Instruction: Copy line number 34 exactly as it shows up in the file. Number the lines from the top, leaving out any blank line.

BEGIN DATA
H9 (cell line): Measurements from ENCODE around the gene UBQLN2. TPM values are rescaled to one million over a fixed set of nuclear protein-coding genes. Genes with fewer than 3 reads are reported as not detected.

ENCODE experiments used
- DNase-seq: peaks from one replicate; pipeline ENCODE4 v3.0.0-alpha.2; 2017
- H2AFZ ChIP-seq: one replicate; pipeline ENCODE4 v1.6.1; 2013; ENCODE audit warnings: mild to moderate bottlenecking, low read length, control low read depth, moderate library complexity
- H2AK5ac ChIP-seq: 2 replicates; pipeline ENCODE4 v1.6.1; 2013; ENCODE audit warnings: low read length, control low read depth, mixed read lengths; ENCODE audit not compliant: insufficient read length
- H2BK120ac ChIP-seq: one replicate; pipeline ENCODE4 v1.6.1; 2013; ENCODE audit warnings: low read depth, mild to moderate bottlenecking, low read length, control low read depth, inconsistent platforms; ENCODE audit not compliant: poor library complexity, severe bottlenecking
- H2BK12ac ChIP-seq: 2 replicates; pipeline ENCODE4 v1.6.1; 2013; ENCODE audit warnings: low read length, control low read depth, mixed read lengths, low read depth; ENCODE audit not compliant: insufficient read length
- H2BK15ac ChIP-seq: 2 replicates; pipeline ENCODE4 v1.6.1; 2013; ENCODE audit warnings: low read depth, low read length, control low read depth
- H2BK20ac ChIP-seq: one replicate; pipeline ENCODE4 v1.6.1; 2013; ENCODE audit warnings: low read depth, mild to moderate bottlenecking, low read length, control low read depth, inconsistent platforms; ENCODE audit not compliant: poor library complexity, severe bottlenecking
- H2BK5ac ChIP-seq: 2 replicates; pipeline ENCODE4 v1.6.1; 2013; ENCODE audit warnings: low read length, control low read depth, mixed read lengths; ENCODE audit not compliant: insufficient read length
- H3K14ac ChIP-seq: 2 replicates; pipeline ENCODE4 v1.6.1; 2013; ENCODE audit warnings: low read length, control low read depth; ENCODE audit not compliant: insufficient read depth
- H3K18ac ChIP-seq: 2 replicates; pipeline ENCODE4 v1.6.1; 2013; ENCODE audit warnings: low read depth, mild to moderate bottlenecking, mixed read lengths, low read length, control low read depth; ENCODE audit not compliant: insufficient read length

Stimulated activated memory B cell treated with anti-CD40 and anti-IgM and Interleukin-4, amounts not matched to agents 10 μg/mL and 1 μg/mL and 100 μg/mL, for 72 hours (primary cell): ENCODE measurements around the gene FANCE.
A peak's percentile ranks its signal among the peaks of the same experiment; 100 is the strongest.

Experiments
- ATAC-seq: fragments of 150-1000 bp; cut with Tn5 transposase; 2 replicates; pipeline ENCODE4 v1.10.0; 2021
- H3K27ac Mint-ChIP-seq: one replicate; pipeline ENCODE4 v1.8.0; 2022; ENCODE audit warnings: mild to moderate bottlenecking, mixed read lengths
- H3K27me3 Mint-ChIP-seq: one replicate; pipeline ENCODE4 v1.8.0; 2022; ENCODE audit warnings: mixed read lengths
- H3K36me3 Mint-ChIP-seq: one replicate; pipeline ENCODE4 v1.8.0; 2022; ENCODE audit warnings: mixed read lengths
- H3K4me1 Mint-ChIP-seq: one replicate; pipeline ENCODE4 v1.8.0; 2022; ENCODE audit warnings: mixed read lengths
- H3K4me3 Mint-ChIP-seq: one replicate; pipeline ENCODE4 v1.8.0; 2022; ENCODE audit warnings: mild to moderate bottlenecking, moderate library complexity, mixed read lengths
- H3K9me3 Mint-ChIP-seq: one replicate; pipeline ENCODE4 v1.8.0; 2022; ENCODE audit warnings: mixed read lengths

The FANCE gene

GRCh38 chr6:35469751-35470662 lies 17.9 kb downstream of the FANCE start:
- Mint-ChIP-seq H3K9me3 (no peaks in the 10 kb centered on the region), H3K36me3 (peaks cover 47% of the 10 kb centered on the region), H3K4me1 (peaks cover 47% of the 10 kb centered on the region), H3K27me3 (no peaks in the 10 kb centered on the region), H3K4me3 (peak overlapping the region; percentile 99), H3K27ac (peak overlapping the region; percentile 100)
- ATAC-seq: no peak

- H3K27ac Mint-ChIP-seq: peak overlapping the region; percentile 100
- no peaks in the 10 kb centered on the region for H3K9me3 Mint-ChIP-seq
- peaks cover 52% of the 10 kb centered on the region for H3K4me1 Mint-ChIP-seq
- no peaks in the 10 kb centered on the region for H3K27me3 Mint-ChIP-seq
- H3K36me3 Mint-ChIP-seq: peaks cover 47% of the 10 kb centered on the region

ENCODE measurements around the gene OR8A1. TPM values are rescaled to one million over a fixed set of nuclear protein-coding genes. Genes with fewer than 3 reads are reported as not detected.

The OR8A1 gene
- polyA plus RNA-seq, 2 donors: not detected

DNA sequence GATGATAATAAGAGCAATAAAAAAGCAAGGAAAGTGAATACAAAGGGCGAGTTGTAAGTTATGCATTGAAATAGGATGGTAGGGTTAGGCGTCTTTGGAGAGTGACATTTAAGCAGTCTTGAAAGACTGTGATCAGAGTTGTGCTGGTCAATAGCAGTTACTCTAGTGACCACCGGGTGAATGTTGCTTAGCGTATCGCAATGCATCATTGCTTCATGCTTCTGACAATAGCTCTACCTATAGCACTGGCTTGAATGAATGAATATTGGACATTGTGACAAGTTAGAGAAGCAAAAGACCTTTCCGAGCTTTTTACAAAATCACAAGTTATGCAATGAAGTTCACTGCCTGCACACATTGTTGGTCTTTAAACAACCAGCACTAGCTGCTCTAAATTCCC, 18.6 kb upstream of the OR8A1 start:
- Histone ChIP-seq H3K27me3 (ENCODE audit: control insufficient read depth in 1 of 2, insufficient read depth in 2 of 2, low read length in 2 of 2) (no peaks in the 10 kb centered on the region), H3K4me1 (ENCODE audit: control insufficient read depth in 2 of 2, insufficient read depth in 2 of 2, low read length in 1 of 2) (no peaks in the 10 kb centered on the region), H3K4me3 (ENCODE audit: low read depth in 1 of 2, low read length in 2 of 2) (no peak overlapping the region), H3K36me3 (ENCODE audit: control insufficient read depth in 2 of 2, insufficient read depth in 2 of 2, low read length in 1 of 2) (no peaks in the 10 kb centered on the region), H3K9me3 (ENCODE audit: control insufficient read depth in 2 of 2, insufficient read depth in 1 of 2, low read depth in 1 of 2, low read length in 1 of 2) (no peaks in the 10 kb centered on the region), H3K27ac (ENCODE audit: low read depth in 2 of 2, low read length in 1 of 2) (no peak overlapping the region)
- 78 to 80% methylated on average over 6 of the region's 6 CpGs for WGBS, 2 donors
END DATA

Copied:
- polyA plus RNA-seq, 2 donors: not detected